Medicare costs are being heavily debated in Congress and by the presidential candidates. Meanwhile, one of the largest expenditures of Medicare is in fraudulent claims due to inefficiencies in the current system which allows for this to happen.
Houston's Riverside General Hospital was identified this week as operating fraudulent Medicare services with an executive arrested for the scheme involving kickbacks to patient recruiters and the owners of homes for the elderly and disabled.
Mohammad Khan, age 63, was arrested and charged with seven counts: conspiracy to commit health care fraud, conspiracy to pay health care kickbacks and five additional health care kickback charges.
Riverside hospital is not charged with any crime. However, they also somehow employed this executive who is called "doctor", yet is not licensed to practice medicine in Texas. He has been arrested and placed in custody.
Caregivers, seniors and all medical professionals must be watchful for situations that perhaps just don't smell right.
A Houston Chronicle investigation last year documented the continuing flow of federal taxpayer dollars to for-profit mental health clinics, known as partial hospitalization programs, or PHPs, even though they require no license to operate in Texas and collect millions from Medicare.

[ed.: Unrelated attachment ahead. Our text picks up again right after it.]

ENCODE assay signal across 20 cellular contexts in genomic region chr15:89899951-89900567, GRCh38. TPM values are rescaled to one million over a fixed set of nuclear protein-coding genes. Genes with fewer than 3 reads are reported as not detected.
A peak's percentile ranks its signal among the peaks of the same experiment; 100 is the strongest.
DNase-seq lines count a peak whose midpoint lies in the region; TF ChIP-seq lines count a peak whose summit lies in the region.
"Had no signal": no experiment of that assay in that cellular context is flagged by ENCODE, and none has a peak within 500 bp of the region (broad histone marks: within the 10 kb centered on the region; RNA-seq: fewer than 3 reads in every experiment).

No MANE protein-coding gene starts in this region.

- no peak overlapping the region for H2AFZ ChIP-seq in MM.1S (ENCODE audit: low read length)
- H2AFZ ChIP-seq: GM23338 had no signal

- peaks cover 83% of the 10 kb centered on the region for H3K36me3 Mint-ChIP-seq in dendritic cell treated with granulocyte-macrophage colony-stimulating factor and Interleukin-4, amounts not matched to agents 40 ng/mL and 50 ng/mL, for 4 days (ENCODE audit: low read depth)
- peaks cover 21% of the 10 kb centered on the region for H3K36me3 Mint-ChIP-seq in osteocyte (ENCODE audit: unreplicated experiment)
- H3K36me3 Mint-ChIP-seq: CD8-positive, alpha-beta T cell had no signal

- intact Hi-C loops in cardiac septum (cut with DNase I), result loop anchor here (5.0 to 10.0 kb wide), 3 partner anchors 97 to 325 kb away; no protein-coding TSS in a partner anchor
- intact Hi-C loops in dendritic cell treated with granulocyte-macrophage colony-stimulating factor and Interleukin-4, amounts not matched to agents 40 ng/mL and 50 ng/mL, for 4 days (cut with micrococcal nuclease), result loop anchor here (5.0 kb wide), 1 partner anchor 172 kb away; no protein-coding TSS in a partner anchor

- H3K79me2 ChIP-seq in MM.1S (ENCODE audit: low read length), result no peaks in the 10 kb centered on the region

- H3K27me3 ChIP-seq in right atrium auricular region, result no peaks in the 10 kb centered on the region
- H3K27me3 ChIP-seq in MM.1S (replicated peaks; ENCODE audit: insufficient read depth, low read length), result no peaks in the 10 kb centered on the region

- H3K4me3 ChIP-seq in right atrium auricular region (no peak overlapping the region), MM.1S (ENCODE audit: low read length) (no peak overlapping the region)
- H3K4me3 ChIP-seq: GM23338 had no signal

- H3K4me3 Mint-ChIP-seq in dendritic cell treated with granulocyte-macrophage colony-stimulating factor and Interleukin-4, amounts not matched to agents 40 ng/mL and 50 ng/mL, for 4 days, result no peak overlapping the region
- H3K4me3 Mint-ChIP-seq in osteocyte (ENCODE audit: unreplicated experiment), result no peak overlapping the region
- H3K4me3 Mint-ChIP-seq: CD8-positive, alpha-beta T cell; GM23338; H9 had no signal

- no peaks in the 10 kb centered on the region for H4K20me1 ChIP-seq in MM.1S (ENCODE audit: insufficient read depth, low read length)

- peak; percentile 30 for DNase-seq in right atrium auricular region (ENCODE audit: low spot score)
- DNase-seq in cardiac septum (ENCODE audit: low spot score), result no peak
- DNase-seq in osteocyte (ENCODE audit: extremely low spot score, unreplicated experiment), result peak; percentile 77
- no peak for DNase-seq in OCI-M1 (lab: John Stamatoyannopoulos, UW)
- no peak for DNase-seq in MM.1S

Texas, Louisiana and Florida, which generate 76 percent of all PHP claims to Medicare, are states well-known as high-fraud areas to the dollar-doling federal Centers for Medicare and Medicaid Services.
Medicare fraud or any activities which could seem fraudulent, can easily be reported through the office of Inspector General hotline. In order for more money to be availble to pay for actual senior care needs such as prescriptions and caregiving, it is important to begin to place a permanent dent into Medicare fraud.